By Ragnhild Ljosland
It’s getting to the stage of this research project now where I have turning into my research subject – a shipwrecked princess!
Vikings, Pirates, and Shipwrecked Princesses is in its sixth month and my spreadsheet contains 200 stories – short and long legends about how different families and places in Orkney got their names. I have been around islands and heritage centres, holding storytelling events and speaking with people who have supplied me with stories.
Last week, I went to Westray to hold a story sharing session, in collaboration with the Westray Heritage Centre.
This event was one of a series in which a local community hall or heritage centre invites people to come and listen to some of the stories I have gathered in the project. The participants also get an opportunity to tell me about any stories they know and have them included in the big spreadsheet and eventually the planned book.
Westray again showed itself to be a welcoming community and I had a good day in the heritage centre and walking about trying to find locations where legends are set. However, the day had an unexpectedly dramatic ending when the ferry ran aground! I was on the pier ready to board when the ferry stopped instead of docking. There was confusion on the pier, with people phoning and trying to find out what was happening.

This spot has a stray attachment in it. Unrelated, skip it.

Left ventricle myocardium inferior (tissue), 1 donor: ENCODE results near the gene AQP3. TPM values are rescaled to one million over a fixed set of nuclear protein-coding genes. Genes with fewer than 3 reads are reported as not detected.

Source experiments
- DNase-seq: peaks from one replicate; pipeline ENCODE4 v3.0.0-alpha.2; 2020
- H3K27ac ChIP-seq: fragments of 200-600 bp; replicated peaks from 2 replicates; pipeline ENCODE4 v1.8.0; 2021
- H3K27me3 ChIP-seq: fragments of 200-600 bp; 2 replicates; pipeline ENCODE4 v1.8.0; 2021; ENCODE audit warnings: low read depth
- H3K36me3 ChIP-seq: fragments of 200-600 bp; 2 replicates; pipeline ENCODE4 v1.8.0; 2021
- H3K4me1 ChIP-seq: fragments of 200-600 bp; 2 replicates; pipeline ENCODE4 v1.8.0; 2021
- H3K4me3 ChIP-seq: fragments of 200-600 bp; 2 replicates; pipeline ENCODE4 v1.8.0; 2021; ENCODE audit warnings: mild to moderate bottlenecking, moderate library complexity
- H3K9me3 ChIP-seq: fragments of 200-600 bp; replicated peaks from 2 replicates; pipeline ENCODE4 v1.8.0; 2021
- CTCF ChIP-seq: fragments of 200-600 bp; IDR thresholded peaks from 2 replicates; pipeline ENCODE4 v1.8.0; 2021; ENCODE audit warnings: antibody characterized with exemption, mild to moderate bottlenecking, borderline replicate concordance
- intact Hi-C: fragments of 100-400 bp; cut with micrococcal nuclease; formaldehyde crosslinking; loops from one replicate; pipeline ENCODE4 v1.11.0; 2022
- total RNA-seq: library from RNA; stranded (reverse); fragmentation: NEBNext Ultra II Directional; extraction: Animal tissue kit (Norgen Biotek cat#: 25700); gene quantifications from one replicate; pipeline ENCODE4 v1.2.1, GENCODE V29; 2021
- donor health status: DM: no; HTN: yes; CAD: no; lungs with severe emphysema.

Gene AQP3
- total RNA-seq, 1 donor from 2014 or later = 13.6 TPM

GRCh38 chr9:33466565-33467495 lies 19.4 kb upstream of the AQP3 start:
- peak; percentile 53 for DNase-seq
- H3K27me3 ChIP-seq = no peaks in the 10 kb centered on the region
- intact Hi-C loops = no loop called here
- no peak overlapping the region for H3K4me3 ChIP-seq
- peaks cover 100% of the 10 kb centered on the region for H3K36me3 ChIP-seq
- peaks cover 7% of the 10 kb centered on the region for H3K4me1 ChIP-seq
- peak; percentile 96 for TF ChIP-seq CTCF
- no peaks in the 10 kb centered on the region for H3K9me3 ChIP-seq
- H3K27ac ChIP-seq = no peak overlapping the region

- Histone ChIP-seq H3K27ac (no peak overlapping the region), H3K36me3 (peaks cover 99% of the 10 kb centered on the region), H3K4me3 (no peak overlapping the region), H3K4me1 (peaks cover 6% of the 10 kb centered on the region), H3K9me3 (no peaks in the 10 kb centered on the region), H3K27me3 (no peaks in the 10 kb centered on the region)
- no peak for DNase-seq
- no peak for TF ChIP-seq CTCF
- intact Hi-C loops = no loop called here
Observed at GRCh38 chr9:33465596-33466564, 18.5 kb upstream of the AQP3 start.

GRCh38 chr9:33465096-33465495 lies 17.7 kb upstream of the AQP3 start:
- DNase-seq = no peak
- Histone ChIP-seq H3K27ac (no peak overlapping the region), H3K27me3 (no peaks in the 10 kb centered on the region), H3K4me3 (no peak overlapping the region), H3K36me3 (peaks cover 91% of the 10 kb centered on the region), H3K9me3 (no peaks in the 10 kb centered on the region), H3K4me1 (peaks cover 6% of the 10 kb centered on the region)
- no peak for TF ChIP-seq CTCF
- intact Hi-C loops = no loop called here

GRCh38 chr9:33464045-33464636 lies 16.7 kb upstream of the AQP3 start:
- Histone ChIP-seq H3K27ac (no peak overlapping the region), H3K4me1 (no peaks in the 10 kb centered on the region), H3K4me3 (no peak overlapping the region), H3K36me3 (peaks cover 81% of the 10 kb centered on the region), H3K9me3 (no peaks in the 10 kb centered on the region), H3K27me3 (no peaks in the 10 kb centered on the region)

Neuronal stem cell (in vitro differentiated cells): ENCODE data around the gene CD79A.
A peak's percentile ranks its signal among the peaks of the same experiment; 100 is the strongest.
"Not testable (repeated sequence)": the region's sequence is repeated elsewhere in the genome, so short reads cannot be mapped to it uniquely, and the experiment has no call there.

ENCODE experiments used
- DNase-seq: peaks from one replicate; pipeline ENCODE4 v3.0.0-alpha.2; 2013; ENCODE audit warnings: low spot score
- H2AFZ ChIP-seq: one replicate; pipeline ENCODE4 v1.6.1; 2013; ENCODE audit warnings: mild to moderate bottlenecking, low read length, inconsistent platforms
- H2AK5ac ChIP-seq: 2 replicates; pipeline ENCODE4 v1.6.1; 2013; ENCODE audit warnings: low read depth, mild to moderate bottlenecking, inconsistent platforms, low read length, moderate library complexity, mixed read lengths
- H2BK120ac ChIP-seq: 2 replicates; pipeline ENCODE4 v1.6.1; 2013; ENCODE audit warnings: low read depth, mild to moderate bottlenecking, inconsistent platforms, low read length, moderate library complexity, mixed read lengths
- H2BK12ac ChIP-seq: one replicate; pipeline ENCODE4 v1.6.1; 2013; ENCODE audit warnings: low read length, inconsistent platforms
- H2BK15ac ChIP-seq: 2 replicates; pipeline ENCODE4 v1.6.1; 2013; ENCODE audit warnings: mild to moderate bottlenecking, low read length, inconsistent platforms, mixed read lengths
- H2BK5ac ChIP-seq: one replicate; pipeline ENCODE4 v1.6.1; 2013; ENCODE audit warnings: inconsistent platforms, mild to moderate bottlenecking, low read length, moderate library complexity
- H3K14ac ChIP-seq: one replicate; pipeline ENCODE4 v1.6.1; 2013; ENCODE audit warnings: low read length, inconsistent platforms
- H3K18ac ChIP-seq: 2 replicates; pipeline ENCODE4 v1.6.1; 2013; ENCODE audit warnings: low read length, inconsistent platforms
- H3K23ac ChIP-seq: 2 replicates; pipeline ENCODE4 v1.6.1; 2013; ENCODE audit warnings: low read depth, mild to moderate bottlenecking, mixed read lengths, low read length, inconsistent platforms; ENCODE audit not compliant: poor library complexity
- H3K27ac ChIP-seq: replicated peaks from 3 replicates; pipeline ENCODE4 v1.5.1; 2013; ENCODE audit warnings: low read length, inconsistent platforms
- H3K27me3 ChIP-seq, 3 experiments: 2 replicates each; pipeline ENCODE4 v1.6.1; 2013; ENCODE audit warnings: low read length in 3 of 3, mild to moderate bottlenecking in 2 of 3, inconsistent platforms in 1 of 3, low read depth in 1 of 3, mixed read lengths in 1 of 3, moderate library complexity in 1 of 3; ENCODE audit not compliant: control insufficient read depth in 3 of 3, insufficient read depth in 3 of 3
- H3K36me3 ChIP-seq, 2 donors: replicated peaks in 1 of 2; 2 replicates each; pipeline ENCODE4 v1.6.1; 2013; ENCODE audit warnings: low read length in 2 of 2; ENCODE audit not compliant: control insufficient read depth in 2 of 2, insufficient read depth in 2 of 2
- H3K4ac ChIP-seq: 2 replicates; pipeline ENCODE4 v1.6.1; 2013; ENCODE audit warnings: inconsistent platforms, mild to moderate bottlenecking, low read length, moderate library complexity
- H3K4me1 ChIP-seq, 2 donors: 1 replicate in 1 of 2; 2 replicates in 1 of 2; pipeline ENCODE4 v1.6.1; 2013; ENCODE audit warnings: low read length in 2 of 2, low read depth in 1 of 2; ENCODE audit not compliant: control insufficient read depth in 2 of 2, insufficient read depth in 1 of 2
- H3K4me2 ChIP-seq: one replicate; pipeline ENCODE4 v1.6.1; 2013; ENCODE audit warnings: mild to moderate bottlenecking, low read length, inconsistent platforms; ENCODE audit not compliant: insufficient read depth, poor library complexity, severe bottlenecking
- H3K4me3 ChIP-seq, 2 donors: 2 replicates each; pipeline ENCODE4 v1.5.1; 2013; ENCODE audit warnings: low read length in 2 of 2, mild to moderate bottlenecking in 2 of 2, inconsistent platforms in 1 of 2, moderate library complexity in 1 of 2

At this point, I worried I wouldn’t get home and had nowhere to stay overnight. But I needn’t have worried! The Westray community rallied around the “shipwrecked princess” and made sure I was very well looked after until Orkney Ferries were able to send a replacement vessel. Heartwarming!
Rackwick bay, north of Pierowall in Westray, is the setting of two legends. It is where the Russian ship Archangel was wrecked, whose only survivor was a baby boy, who was tied to his mother in a shawl.
The infant was found by the inhabitants of Sea Quoy and Wheelin Stane, adopted and named Archie Angel. From him came the Angel family. Out in the sea off Rackwick, there is also a good fishing spot called the Gullie Bank. This, according to legend, is where two fishermen accidentally lost a knife – a “gullie” – in the sea, which they had taken off a sheep thief on the kelp green earlier that morning.
Now that I have 200 tales collected, I have tagged them for themes and patterns have started to become apparent.
It is evident that stories gravitate towards and cluster around defining moments in history. These clusters form a collective tale of cultural memory, showing what people in Orkney feel are the important events in history; how Orkney connects to the countries around them such as Scotland, England, Scandinavia, mainland Europe, and Russia; and how Orkney understands its own cultural identity.
An early cluster on this mythological timeline centres on the encounters between Picts and Vikings, where several families are said to stem from those engaged in the initial battle, who, afterwards, received a share of land, or else from the Old Norse gods.
Shipwrecked Norwegian princesses also turn up here, in a vaguely defined Norse-Medieval period, as do other characters associated with the Norse, such as warriors and chieftains and the famous pirate Sveinn (Sweyn) Asleifarson.
There are stories which relate to the change from Catholicism to Protestantism – a large cluster within these being tales of the Spanish Armada, its various wreck sites and survivors.
Many places with “don” in the name commemorate the conflict between Spain and England and wrecking of the Armada in 1588, and several Orkney families tell of their descent from one of the survivors.